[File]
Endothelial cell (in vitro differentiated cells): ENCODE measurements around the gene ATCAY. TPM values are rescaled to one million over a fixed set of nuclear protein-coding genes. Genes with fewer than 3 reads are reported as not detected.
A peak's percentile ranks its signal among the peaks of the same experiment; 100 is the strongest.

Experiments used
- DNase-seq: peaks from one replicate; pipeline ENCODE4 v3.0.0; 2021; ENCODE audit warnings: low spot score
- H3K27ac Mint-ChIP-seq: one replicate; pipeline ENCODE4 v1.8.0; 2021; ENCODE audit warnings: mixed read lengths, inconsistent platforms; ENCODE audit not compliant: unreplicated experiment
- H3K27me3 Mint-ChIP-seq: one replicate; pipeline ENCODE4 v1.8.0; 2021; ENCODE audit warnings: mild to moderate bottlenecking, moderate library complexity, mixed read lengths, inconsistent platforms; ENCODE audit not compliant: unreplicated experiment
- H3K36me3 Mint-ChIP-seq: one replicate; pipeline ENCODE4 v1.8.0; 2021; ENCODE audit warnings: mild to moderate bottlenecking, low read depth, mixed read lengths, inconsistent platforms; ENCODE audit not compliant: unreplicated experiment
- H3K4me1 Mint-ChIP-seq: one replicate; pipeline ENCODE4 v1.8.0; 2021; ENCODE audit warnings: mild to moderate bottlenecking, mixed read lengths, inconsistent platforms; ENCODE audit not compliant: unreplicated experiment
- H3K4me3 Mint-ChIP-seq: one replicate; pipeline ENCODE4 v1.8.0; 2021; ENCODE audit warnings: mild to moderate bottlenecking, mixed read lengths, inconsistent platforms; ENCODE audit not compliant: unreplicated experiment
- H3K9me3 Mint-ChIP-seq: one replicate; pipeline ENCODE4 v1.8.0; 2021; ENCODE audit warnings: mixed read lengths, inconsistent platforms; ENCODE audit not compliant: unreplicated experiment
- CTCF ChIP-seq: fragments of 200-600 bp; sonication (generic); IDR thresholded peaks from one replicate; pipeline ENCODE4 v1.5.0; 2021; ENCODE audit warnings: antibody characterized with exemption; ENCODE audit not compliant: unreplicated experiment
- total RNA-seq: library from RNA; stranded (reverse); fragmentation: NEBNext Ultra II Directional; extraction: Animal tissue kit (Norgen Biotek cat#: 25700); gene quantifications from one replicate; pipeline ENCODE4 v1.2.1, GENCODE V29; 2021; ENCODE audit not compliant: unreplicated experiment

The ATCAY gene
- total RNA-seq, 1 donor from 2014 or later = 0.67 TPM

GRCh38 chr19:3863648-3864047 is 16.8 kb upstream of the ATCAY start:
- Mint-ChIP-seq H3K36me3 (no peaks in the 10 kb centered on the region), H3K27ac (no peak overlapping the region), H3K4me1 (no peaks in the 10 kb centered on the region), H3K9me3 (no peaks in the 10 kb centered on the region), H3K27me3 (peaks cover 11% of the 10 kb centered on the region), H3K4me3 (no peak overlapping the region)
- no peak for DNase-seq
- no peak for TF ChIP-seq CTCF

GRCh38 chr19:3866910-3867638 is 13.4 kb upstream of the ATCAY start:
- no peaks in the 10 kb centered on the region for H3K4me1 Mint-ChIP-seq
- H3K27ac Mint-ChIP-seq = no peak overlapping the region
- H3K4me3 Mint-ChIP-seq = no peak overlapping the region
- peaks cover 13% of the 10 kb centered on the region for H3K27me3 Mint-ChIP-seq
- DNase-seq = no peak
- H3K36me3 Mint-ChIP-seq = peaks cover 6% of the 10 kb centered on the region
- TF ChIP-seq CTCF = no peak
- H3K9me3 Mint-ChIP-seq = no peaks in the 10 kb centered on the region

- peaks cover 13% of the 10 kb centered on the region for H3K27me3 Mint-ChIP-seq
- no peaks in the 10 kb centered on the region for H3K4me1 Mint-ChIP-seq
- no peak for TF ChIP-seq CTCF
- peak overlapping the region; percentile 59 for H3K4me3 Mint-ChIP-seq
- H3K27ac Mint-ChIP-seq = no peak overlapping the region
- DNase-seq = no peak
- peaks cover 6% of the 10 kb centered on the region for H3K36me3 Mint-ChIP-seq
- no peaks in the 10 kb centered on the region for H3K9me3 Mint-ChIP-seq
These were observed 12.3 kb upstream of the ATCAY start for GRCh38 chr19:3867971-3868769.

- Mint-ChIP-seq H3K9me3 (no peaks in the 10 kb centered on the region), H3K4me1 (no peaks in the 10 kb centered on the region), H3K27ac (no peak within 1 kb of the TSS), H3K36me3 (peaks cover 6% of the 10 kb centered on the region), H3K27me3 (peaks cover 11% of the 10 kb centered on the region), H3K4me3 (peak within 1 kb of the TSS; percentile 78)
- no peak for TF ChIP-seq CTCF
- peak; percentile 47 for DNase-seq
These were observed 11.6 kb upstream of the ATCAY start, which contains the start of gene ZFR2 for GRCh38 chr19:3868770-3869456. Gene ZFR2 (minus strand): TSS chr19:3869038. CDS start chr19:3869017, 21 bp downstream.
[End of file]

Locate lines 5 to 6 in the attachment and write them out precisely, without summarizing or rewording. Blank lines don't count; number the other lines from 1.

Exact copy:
- H3K27ac Mint-ChIP-seq: one replicate; pipeline ENCODE4 v1.8.0; 2021; ENCODE audit warnings: mixed read lengths, inconsistent platforms; ENCODE audit not compliant: unreplicated experiment
- H3K27me3 Mint-ChIP-seq: one replicate; pipeline ENCODE4 v1.8.0; 2021; ENCODE audit warnings: mild to moderate bottlenecking, moderate library complexity, mixed read lengths, inconsistent platforms; ENCODE audit not compliant: unreplicated experiment